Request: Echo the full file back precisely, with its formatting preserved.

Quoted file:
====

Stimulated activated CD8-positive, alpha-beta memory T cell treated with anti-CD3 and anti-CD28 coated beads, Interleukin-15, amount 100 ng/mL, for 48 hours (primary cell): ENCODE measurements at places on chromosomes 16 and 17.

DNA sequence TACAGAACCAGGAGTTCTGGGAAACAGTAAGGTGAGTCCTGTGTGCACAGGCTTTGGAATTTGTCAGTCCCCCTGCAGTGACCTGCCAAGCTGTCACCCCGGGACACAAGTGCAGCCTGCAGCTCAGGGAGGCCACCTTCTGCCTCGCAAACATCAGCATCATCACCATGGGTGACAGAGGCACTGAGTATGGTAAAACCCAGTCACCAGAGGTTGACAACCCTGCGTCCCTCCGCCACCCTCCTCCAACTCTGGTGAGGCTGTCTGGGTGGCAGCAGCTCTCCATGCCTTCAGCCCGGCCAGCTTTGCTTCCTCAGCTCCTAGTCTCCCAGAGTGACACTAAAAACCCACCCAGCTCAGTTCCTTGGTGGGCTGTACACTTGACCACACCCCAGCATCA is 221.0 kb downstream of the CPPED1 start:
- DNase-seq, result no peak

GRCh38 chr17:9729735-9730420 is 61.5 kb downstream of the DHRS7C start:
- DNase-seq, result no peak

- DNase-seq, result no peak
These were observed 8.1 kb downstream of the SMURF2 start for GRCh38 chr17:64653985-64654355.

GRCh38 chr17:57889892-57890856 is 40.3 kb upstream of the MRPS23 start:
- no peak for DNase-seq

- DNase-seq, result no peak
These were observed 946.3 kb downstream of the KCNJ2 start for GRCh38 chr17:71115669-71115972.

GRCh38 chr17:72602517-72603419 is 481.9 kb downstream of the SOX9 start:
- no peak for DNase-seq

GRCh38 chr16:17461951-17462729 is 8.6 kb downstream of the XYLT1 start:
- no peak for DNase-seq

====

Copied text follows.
Stimulated activated CD8-positive, alpha-beta memory T cell treated with anti-CD3 and anti-CD28 coated beads, Interleukin-15, amount 100 ng/mL, for 48 hours (primary cell): ENCODE measurements at places on chromosomes 16 and 17.

DNA sequence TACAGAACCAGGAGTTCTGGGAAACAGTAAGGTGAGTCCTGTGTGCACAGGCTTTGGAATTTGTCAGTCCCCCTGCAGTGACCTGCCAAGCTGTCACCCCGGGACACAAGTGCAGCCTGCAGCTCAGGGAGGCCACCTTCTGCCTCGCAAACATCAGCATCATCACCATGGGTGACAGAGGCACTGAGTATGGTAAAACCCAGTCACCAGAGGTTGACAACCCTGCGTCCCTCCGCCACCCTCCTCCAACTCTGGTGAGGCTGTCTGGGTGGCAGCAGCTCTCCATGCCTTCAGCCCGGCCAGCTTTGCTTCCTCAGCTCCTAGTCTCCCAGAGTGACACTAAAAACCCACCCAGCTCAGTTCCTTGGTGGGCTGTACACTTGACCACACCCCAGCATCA is 221.0 kb downstream of the CPPED1 start:
- DNase-seq, result no peak

GRCh38 chr17:9729735-9730420 is 61.5 kb downstream of the DHRS7C start:
- DNase-seq, result no peak

- DNase-seq, result no peak
These were observed 8.1 kb downstream of the SMURF2 start for GRCh38 chr17:64653985-64654355.

GRCh38 chr17:57889892-57890856 is 40.3 kb upstream of the MRPS23 start:
- no peak for DNase-seq

- DNase-seq, result no peak
These were observed 946.3 kb downstream of the KCNJ2 start for GRCh38 chr17:71115669-71115972.

GRCh38 chr17:72602517-72603419 is 481.9 kb downstream of the SOX9 start:
- no peak for DNase-seq

GRCh38 chr16:17461951-17462729 is 8.6 kb downstream of the XYLT1 start:
- no peak for DNase-seq